Gendereferendums are hammered

Colette Colfer

Waterford Count Centre before the votes were spilled

I knew within minutes that it was a landslide ‘no/no’. I had arrived at the Waterford count centre just before 9, found a spot behind the red plastic barriers that surrounded the count-tables and braced myself. At that point I fully expected the result would be yes/yes.

The 39th amendment, the so called ‘family amendment’ was a proposal to expand the definition of family to include those founded on ‘durable relationships’. The 40th amendment was a proposal to delete Article 41.2 that recognises the support women in the home give to the State and asserts that the State will ‘endeavour to ensure that mothers shall not be obliged by economic necessity’ to work outside of the home ‘to the neglect of their duties in the home’. Recent opinion polls had showed a comfortable win for a yes/yes campaigners.

Once the returning officer declared the count open, the first tranche of black wheelie-bin sized boxes were spilled onto the count tables and the count began. Counters sorted ballots into bundles of white papers (the 39th referendum on durable relationships) and green papers (the 40th referendum on mothers).

I could see over their shoulders that the first ballots were all no, no, no, no, no, no, no, no, no. I saw around 20 ‘no’ white papers before I even saw a ‘yes’. I moved to another spot, thinking that box could have been an anomaly, but the pattern was repeating. I stood there like a fish - my mouth and eyes wide open in disbelief. I kept saying ‘oh my god oh my god’. My heart was hammering and I had the dizzy jitters of an adrenalin rush. Again and again at each box there was just a handful of ‘yes’ votes for dozens and dozens of those marked ‘no’. By 9.16 I texted friends: ‘Landslide no so far’.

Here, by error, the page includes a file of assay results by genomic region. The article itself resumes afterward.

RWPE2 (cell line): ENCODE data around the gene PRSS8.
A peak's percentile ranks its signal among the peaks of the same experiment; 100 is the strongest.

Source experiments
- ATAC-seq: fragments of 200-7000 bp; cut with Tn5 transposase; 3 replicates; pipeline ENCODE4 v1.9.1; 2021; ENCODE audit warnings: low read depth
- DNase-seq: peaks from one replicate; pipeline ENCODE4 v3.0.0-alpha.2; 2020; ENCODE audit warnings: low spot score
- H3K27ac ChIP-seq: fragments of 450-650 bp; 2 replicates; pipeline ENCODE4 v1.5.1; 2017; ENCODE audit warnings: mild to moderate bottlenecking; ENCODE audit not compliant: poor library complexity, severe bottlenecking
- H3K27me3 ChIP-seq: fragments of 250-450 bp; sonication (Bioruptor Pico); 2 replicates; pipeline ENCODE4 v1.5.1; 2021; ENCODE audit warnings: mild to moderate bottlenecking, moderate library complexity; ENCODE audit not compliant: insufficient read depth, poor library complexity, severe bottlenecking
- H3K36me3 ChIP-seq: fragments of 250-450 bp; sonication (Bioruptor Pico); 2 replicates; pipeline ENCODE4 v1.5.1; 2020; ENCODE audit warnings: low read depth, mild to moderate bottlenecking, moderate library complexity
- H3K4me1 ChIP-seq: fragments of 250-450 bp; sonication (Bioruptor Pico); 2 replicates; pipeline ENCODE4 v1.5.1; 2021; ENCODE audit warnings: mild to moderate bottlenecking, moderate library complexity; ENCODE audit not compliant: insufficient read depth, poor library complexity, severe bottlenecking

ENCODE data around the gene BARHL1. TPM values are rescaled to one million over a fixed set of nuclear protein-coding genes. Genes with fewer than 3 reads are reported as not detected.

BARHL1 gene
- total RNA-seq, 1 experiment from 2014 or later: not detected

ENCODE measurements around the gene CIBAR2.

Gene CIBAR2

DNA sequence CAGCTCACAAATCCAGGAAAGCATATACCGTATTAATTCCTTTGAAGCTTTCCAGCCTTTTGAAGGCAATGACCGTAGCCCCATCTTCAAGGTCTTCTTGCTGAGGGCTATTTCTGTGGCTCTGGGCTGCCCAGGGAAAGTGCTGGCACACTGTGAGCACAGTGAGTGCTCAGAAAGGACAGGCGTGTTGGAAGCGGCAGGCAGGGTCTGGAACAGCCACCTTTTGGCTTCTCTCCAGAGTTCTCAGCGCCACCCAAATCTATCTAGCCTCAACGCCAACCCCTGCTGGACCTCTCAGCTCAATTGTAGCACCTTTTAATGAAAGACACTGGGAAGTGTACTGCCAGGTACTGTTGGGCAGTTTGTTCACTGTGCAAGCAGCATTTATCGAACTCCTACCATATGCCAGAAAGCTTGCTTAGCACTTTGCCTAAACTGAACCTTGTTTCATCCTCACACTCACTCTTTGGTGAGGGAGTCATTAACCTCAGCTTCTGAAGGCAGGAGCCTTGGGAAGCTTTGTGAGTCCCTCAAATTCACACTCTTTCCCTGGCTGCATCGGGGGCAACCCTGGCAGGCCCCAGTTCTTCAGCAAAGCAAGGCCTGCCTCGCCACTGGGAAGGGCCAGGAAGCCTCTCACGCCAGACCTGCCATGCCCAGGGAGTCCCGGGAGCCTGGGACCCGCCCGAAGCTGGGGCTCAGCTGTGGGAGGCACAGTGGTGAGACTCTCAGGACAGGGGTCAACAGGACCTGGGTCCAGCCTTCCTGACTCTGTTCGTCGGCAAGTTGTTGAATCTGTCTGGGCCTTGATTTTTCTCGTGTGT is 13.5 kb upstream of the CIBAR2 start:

I learned to tally as the morning progressed. At first I was trying to tally both green and white papers. I attempted to tally a box from Halla Pobail in Ring and counted 90 for no and 33 for yes on the green (mother) paper and 60 for no and 24 for yes on the white (durable relationship) paper.

Then I figured out it was better if I just focused on the green (mother) paper. From the box from Garrabane National School, Dungarvan, I counted 157 for no, only 55 for yes. St. Saviours, Ballybeg, Waterford City I counted 153 for no and just 25 for yes. Ballygunner, a suburban area just outside Waterford City was 160 for no and just 64 for yes. Melleray in West Waterford was 72 for no and 23 for yes. I chatted to a man in the count centre who had campaigned for a yes/yes vote. He said ‘it’s a bloodbath’.

Total electorate in the area was 85,910 with a turnout of around 43% - 36,839 ballot papers cast on the 39th amendment and 36,854 on the 40th.

There was a handful of Green Party members in the centre as well as one local Independent councillor, and one Sinn Fein TD. Later in the day I spotted a local Labour Party councillor hovering near the door. I didn’t see anyone from Fianna Fáil or Fine Gael. The count generated little interest even amongst politicians. I wonder, now, if the presence of the Green Party members could indicate that this referendum was more linked to this Government party?

The Irish Government, main opposition parties, and well-funded NGOs (non-governmental organisations) including the National Women’s Council of Ireland had all been pushing for the yes/yes result. NGOs had held campaign launches and publicity events including one front-page-style photo event of women arguing for a yes/yes who were dressed in stylish 1937 rig-outs. I thought the photo was lovely and got the sense that the women in 1937 were happy to get constitutional acknowledgement.